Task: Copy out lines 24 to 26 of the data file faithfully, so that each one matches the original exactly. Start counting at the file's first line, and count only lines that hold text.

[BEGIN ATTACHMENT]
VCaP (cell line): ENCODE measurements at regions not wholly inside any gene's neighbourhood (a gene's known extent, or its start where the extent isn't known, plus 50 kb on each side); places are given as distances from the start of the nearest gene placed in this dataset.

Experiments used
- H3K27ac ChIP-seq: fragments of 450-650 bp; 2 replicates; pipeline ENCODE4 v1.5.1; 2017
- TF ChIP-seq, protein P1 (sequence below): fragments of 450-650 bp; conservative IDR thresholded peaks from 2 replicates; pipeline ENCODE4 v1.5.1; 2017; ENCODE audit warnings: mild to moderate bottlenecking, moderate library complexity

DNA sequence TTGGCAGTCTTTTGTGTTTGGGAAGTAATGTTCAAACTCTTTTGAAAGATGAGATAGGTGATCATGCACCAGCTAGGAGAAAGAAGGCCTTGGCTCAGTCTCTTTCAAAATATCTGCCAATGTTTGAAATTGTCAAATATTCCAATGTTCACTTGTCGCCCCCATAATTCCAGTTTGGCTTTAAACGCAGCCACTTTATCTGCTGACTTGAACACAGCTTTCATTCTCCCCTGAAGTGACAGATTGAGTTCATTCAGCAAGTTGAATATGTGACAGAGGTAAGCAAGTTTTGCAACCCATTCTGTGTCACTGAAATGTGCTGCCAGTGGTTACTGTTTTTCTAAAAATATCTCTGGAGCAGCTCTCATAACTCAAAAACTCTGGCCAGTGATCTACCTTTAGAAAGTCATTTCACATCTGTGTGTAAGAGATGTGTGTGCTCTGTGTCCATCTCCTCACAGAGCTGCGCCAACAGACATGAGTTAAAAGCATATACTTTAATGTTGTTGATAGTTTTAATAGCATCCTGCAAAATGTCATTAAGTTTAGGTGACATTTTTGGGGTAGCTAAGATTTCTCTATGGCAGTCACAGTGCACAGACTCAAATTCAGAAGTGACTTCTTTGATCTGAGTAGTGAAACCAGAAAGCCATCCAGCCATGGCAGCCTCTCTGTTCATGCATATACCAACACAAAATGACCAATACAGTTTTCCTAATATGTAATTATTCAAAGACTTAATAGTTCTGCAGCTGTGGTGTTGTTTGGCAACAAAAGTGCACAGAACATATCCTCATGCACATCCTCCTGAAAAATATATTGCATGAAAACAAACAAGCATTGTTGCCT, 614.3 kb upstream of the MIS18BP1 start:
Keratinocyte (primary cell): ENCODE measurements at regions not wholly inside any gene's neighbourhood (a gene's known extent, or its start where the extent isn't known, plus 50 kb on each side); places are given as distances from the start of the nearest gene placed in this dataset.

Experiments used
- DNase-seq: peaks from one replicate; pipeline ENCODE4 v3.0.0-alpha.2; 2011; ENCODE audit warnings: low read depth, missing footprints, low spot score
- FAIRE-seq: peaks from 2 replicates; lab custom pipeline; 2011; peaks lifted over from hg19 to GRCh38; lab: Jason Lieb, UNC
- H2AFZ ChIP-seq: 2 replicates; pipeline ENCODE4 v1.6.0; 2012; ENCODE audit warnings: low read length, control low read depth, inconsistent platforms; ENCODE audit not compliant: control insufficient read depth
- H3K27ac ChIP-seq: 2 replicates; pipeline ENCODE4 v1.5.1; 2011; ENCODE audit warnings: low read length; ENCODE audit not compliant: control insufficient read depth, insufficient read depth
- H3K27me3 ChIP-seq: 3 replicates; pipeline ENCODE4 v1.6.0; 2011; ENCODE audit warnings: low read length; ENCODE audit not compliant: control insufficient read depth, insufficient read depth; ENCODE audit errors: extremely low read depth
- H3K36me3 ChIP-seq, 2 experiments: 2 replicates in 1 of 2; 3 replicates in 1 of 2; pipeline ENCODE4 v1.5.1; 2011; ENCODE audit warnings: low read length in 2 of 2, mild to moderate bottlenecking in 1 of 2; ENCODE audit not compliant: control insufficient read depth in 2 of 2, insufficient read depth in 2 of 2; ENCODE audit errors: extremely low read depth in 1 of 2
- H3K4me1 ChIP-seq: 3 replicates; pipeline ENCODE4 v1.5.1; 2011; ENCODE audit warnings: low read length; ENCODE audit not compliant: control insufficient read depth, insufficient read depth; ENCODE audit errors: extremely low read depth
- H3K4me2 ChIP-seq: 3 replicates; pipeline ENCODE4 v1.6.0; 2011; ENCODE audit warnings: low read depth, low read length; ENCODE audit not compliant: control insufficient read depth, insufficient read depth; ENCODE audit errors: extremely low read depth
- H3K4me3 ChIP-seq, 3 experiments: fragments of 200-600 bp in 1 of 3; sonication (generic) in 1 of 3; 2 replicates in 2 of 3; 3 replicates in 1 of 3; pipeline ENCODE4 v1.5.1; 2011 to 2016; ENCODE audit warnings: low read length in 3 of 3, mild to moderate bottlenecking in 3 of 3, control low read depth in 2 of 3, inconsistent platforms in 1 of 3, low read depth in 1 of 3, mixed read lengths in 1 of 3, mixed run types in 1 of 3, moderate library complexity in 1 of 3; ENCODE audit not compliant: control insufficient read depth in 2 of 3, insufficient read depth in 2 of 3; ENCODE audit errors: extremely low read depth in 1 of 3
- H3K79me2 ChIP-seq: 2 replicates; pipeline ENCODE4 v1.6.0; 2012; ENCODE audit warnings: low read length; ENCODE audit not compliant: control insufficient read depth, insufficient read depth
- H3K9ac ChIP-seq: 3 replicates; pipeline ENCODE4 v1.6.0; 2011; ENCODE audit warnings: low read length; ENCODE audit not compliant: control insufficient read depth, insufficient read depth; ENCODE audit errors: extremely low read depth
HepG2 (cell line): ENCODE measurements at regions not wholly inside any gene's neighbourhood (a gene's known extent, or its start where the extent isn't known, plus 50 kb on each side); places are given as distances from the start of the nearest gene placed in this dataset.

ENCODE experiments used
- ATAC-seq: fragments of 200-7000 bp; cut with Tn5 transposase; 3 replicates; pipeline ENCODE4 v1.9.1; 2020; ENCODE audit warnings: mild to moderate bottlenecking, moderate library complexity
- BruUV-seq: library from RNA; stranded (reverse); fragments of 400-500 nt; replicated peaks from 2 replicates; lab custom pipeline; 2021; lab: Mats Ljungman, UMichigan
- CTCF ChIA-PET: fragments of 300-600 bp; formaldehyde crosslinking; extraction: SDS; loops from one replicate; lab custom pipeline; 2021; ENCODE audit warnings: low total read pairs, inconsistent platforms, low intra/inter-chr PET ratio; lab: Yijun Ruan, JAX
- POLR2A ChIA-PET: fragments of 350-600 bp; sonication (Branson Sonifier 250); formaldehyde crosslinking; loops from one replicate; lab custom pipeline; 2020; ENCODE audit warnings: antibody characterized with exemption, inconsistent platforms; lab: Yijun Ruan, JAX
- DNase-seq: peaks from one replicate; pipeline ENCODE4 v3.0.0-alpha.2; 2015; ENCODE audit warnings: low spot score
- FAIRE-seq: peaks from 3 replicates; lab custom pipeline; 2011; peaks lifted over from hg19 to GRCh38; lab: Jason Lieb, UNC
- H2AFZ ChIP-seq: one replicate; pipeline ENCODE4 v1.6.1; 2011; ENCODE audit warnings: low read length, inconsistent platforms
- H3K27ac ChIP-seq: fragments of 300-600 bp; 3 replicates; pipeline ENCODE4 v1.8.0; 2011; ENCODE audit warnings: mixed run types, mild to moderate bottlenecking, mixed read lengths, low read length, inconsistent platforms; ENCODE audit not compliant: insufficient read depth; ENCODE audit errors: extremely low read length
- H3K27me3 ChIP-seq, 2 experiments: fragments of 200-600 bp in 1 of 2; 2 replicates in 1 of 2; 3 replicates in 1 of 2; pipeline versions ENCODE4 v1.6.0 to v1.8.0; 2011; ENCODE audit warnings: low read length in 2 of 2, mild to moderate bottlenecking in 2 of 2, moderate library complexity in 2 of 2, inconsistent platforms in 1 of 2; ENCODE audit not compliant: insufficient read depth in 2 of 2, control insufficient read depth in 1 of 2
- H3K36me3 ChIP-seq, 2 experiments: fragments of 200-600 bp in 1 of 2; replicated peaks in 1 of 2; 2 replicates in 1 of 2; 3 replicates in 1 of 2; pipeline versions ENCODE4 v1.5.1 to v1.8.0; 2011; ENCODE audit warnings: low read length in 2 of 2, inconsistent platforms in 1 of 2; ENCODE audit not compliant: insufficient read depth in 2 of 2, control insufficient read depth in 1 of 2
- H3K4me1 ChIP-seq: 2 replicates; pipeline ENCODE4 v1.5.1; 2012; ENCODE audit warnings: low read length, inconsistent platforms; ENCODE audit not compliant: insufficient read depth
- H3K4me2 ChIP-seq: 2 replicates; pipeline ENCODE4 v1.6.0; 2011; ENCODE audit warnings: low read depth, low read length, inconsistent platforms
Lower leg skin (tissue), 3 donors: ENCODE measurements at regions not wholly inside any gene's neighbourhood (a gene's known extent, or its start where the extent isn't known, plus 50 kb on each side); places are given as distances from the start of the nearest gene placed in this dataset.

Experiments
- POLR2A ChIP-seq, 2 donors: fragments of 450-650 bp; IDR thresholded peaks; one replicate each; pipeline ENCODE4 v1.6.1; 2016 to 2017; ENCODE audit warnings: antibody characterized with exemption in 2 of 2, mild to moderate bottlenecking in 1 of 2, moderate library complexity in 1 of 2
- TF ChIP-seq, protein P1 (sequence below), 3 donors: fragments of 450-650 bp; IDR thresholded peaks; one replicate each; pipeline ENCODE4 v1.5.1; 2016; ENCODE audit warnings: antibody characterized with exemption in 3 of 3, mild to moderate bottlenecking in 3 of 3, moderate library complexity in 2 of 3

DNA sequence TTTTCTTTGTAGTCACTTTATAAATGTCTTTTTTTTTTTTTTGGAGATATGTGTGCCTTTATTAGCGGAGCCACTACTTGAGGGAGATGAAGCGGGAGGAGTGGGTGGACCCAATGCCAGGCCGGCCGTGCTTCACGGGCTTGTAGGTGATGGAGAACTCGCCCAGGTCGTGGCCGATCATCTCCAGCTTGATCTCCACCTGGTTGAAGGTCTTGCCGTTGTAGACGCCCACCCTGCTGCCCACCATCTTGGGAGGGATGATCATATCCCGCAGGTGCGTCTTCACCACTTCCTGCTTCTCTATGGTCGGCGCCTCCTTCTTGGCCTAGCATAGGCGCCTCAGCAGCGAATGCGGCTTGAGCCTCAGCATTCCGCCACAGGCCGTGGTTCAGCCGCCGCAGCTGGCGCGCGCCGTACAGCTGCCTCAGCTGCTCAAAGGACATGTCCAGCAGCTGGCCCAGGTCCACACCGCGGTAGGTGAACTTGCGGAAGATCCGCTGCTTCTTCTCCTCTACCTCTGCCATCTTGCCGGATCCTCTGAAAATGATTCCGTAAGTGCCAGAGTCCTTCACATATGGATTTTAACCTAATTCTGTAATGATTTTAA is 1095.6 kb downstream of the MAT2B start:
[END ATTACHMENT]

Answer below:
- POLR2A ChIA-PET: fragments of 350-600 bp; sonication (Branson Sonifier 250); formaldehyde crosslinking; loops from one replicate; lab custom pipeline; 2020; ENCODE audit warnings: antibody characterized with exemption, inconsistent platforms; lab: Yijun Ruan, JAX
- DNase-seq: peaks from one replicate; pipeline ENCODE4 v3.0.0-alpha.2; 2015; ENCODE audit warnings: low spot score
- FAIRE-seq: peaks from 3 replicates; lab custom pipeline; 2011; peaks lifted over from hg19 to GRCh38; lab: Jason Lieb, UNC